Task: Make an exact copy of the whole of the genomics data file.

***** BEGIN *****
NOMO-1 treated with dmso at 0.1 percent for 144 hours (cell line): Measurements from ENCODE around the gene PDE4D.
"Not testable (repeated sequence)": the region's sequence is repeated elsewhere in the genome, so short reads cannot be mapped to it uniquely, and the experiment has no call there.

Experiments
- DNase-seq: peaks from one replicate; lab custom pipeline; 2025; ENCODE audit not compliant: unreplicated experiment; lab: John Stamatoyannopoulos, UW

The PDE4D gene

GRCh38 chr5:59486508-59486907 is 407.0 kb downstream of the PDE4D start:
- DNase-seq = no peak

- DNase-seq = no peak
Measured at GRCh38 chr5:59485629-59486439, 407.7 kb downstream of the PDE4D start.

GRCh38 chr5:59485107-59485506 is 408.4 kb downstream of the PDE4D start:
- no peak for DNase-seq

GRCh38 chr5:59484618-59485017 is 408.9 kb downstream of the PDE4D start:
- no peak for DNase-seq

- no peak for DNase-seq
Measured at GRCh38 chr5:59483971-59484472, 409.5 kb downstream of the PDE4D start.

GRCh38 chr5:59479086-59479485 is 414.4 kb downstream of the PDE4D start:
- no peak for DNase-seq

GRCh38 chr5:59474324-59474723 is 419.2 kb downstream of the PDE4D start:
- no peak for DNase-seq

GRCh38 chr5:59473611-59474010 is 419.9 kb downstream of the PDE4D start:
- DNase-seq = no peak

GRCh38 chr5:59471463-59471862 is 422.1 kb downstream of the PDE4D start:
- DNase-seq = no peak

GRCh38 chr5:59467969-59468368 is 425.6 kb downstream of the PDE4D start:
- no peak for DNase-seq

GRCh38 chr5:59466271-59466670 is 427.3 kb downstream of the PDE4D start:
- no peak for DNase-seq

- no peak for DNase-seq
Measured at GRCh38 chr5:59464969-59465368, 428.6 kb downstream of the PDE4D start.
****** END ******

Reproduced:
NOMO-1 treated with dmso at 0.1 percent for 144 hours (cell line): Measurements from ENCODE around the gene PDE4D.
"Not testable (repeated sequence)": the region's sequence is repeated elsewhere in the genome, so short reads cannot be mapped to it uniquely, and the experiment has no call there.

Experiments
- DNase-seq: peaks from one replicate; lab custom pipeline; 2025; ENCODE audit not compliant: unreplicated experiment; lab: John Stamatoyannopoulos, UW

The PDE4D gene

GRCh38 chr5:59486508-59486907 is 407.0 kb downstream of the PDE4D start:
- DNase-seq = no peak

- DNase-seq = no peak
Measured at GRCh38 chr5:59485629-59486439, 407.7 kb downstream of the PDE4D start.

GRCh38 chr5:59485107-59485506 is 408.4 kb downstream of the PDE4D start:
- no peak for DNase-seq

GRCh38 chr5:59484618-59485017 is 408.9 kb downstream of the PDE4D start:
- no peak for DNase-seq

- no peak for DNase-seq
Measured at GRCh38 chr5:59483971-59484472, 409.5 kb downstream of the PDE4D start.

GRCh38 chr5:59479086-59479485 is 414.4 kb downstream of the PDE4D start:
- no peak for DNase-seq

GRCh38 chr5:59474324-59474723 is 419.2 kb downstream of the PDE4D start:
- no peak for DNase-seq

GRCh38 chr5:59473611-59474010 is 419.9 kb downstream of the PDE4D start:
- DNase-seq = no peak

GRCh38 chr5:59471463-59471862 is 422.1 kb downstream of the PDE4D start:
- DNase-seq = no peak

GRCh38 chr5:59467969-59468368 is 425.6 kb downstream of the PDE4D start:
- no peak for DNase-seq

GRCh38 chr5:59466271-59466670 is 427.3 kb downstream of the PDE4D start:
- no peak for DNase-seq

- no peak for DNase-seq
Measured at GRCh38 chr5:59464969-59465368, 428.6 kb downstream of the PDE4D start.